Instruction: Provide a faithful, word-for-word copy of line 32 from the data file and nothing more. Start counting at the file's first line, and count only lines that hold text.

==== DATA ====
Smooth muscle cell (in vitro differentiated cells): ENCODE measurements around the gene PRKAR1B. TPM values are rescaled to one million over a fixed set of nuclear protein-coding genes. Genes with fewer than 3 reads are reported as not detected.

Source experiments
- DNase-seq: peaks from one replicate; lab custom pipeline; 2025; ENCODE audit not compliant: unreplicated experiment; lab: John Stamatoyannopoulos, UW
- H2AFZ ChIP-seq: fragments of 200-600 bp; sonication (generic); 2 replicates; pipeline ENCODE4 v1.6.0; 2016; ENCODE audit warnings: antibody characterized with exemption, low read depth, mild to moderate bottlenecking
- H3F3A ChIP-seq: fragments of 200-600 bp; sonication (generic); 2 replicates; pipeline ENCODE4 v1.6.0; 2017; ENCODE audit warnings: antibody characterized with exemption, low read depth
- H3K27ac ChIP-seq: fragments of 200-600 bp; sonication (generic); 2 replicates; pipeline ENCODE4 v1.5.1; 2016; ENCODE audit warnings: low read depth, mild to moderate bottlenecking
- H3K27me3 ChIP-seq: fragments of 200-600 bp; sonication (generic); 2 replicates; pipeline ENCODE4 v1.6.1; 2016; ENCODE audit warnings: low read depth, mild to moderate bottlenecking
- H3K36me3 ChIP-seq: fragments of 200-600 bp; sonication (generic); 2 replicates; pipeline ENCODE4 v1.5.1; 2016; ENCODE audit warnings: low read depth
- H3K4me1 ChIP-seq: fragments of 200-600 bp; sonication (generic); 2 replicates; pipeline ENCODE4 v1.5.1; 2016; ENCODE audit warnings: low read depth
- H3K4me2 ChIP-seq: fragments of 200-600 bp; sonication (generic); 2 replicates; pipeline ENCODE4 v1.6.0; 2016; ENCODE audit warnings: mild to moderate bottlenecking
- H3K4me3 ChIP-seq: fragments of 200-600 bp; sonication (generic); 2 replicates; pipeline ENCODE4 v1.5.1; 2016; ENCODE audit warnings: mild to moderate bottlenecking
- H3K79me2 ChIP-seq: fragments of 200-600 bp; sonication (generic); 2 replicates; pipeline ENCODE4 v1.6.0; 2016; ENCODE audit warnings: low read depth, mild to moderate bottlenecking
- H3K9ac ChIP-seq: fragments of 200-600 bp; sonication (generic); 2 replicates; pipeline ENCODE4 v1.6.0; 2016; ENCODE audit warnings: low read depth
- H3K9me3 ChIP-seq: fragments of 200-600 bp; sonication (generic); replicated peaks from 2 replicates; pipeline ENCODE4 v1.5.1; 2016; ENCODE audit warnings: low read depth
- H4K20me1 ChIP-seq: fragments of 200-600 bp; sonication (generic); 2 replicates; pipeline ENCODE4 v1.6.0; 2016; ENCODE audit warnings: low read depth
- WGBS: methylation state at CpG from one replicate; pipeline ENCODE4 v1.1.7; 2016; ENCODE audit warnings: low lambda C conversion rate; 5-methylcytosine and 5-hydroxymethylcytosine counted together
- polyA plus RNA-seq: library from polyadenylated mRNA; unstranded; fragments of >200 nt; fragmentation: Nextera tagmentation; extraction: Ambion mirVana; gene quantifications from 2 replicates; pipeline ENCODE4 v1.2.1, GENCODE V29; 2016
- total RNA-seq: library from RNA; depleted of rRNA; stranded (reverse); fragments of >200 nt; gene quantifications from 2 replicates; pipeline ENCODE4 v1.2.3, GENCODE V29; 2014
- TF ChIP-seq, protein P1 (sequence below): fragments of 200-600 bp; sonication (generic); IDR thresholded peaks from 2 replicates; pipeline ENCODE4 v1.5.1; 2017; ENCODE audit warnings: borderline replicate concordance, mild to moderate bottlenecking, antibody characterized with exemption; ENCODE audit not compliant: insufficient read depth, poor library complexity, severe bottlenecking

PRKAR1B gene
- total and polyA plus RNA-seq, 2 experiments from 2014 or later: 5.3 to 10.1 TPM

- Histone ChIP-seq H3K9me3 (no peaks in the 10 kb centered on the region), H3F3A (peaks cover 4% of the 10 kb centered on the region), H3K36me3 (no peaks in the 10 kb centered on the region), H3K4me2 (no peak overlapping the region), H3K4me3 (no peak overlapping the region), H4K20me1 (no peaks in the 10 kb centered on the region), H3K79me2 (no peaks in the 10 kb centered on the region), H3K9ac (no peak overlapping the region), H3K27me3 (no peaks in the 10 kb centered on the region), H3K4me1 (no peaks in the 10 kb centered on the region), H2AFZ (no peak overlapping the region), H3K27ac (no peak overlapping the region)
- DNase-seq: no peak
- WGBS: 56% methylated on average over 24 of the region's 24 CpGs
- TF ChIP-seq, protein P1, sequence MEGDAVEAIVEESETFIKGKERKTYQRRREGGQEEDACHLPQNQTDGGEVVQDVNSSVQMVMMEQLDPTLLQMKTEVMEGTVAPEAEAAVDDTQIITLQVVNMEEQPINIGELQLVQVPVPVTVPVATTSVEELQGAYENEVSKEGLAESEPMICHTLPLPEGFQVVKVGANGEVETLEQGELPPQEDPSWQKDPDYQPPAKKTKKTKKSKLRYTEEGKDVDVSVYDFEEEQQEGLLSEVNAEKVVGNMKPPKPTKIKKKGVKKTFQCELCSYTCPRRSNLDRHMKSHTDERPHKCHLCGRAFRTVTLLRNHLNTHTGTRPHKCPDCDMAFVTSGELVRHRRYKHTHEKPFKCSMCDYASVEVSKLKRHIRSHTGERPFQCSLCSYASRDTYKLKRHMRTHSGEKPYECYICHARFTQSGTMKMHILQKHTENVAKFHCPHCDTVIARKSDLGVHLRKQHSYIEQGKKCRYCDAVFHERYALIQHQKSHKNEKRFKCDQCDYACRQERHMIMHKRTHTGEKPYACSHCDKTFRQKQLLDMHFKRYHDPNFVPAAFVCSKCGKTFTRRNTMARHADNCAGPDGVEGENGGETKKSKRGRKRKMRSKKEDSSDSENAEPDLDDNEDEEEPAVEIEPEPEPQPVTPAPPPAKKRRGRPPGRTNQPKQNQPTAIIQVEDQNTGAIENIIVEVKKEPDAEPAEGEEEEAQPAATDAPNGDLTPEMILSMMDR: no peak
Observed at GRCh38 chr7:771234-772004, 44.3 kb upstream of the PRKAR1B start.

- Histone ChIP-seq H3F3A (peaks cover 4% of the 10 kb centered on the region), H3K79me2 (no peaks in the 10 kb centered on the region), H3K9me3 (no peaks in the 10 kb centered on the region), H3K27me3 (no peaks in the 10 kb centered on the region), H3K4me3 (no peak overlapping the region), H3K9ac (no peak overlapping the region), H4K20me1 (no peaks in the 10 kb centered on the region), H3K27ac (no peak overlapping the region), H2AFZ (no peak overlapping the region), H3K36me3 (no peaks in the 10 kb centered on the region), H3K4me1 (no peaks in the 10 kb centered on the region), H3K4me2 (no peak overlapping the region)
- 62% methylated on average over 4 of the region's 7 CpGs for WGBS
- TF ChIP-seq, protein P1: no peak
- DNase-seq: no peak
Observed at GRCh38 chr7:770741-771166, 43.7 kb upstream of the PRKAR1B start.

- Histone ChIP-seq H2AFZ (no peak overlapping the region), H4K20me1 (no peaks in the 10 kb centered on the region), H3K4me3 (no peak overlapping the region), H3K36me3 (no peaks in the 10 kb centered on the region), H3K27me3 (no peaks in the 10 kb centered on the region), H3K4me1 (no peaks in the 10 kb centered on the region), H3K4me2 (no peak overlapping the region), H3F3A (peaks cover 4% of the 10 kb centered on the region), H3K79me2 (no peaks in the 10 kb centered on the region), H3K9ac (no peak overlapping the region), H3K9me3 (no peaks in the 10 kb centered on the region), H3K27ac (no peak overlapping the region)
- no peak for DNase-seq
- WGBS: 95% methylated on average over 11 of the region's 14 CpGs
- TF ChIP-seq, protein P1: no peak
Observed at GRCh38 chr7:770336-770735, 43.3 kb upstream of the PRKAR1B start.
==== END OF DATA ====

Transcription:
- Histone ChIP-seq H2AFZ (no peak overlapping the region), H4K20me1 (no peaks in the 10 kb centered on the region), H3K4me3 (no peak overlapping the region), H3K36me3 (no peaks in the 10 kb centered on the region), H3K27me3 (no peaks in the 10 kb centered on the region), H3K4me1 (no peaks in the 10 kb centered on the region), H3K4me2 (no peak overlapping the region), H3F3A (peaks cover 4% of the 10 kb centered on the region), H3K79me2 (no peaks in the 10 kb centered on the region), H3K9ac (no peak overlapping the region), H3K9me3 (no peaks in the 10 kb centered on the region), H3K27ac (no peak overlapping the region)